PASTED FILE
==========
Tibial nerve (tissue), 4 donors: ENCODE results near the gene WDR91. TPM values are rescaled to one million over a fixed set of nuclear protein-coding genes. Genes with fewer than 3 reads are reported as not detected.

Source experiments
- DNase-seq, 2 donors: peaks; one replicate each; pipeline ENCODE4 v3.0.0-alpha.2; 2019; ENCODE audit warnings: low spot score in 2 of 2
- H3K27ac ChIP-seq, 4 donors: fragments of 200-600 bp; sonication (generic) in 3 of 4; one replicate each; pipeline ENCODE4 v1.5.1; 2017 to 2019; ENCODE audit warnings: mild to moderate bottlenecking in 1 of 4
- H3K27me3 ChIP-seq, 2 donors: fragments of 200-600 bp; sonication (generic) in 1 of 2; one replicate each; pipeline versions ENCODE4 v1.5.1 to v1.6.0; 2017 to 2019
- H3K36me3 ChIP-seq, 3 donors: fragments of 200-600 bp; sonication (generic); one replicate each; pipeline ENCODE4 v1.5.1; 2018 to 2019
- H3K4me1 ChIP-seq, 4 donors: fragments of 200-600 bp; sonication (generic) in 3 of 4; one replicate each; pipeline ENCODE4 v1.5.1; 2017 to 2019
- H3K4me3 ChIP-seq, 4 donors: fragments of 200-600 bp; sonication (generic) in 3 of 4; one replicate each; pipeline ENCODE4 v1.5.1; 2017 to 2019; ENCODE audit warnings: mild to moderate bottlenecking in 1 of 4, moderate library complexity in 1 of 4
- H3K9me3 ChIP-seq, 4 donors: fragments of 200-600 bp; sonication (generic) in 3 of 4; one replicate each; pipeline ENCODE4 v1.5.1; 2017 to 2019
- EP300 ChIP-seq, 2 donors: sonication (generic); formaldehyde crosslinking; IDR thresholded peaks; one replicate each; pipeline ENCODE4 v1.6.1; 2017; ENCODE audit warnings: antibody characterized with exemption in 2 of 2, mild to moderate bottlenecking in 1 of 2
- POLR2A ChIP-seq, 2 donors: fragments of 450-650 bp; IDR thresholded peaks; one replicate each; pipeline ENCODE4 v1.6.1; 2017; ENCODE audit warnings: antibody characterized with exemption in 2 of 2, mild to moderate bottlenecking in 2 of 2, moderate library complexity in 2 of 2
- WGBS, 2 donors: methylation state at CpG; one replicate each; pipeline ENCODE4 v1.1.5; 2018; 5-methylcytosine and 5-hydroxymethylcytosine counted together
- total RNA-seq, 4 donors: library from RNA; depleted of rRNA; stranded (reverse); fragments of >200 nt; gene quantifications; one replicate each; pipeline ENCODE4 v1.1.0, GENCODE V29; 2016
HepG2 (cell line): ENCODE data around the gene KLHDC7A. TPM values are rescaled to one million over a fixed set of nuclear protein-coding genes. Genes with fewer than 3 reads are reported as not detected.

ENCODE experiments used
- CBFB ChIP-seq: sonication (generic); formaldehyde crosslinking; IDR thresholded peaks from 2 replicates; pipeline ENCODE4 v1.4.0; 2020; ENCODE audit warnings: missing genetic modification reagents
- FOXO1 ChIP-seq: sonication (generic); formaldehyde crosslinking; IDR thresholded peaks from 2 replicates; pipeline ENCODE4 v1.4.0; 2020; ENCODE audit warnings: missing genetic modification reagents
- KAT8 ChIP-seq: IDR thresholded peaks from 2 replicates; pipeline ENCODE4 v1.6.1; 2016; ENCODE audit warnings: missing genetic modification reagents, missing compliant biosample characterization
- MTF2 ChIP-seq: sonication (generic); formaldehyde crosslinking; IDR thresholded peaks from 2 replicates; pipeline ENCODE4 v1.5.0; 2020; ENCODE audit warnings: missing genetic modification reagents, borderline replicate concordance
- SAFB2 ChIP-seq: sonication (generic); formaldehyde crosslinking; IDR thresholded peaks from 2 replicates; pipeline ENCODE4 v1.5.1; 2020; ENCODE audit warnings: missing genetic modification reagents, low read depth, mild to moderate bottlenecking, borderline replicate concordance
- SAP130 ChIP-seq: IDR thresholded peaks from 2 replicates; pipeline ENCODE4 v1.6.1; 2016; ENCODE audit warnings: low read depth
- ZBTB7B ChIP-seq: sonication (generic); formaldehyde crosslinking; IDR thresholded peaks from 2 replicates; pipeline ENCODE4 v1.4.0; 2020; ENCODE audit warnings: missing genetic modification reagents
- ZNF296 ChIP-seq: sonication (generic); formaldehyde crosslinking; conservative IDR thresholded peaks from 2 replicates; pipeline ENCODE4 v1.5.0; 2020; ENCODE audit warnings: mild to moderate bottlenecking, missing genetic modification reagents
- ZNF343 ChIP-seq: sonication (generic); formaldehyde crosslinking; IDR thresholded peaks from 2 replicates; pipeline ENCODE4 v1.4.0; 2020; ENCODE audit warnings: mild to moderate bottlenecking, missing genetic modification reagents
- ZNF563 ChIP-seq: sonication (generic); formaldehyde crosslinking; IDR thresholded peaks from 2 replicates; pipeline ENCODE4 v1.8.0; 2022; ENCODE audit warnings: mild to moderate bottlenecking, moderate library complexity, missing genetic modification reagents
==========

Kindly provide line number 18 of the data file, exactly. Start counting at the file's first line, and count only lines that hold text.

- KAT8 ChIP-seq: IDR thresholded peaks from 2 replicates; pipeline ENCODE4 v1.6.1; 2016; ENCODE audit warnings: missing genetic modification reagents, missing compliant biosample characterization